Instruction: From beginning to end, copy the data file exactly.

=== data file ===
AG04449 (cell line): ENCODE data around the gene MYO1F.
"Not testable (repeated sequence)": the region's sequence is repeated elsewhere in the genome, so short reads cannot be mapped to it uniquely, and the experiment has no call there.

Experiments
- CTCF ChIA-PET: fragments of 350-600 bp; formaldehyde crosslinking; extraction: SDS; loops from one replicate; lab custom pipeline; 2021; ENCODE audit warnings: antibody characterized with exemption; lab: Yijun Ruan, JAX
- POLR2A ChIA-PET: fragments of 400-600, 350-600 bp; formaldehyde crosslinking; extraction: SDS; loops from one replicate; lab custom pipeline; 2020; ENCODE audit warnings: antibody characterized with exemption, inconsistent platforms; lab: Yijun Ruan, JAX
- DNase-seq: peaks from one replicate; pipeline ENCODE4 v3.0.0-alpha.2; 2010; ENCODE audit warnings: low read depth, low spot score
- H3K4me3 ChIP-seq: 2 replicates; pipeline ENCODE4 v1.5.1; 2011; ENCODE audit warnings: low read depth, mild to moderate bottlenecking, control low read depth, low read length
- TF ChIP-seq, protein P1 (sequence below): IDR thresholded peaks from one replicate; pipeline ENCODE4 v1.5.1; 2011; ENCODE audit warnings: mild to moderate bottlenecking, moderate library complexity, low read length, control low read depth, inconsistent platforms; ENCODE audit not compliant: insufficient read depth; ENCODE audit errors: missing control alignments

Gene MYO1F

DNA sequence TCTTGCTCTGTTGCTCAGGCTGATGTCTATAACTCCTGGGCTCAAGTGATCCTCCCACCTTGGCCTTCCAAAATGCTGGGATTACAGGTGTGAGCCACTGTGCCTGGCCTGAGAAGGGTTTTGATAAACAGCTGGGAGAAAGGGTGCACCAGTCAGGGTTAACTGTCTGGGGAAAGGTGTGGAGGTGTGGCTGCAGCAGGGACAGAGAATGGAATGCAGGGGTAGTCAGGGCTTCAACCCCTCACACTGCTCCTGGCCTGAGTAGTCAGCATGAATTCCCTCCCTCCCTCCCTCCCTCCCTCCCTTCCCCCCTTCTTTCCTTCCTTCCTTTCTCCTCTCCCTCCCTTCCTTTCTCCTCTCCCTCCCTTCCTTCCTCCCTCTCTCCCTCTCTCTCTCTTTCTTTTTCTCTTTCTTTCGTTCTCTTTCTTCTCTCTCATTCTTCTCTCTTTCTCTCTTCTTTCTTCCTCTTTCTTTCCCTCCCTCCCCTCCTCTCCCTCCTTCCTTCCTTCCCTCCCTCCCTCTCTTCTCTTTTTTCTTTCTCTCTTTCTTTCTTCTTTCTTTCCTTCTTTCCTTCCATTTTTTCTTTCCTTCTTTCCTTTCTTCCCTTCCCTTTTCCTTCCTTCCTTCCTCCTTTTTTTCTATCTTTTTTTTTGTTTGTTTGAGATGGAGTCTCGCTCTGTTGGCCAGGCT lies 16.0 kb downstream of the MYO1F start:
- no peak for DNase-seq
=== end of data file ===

AG04449 (cell line): ENCODE data around the gene MYO1F.
"Not testable (repeated sequence)": the region's sequence is repeated elsewhere in the genome, so short reads cannot be mapped to it uniquely, and the experiment has no call there.

Experiments
- CTCF ChIA-PET: fragments of 350-600 bp; formaldehyde crosslinking; extraction: SDS; loops from one replicate; lab custom pipeline; 2021; ENCODE audit warnings: antibody characterized with exemption; lab: Yijun Ruan, JAX
- POLR2A ChIA-PET: fragments of 400-600, 350-600 bp; formaldehyde crosslinking; extraction: SDS; loops from one replicate; lab custom pipeline; 2020; ENCODE audit warnings: antibody characterized with exemption, inconsistent platforms; lab: Yijun Ruan, JAX
- DNase-seq: peaks from one replicate; pipeline ENCODE4 v3.0.0-alpha.2; 2010; ENCODE audit warnings: low read depth, low spot score
- H3K4me3 ChIP-seq: 2 replicates; pipeline ENCODE4 v1.5.1; 2011; ENCODE audit warnings: low read depth, mild to moderate bottlenecking, control low read depth, low read length
- TF ChIP-seq, protein P1 (sequence below): IDR thresholded peaks from one replicate; pipeline ENCODE4 v1.5.1; 2011; ENCODE audit warnings: mild to moderate bottlenecking, moderate library complexity, low read length, control low read depth, inconsistent platforms; ENCODE audit not compliant: insufficient read depth; ENCODE audit errors: missing control alignments

Gene MYO1F

DNA sequence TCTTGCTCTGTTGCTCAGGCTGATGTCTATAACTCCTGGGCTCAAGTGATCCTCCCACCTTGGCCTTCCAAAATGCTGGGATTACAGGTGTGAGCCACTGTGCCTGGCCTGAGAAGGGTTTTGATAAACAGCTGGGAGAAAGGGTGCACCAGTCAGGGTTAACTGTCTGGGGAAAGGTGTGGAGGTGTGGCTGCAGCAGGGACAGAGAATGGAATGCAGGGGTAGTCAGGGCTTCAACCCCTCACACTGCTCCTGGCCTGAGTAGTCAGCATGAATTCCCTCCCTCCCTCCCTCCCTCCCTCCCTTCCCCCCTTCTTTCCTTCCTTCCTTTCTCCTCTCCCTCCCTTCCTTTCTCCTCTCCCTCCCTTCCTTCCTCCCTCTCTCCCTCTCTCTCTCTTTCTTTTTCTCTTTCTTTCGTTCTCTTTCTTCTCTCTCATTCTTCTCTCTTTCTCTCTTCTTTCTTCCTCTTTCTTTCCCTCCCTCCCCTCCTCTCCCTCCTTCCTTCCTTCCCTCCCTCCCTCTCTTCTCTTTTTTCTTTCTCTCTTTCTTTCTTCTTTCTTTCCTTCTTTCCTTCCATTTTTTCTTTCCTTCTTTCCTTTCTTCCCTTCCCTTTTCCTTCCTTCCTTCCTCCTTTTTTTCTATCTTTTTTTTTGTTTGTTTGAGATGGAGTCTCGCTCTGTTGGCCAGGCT lies 16.0 kb downstream of the MYO1F start:
- no peak for DNase-seq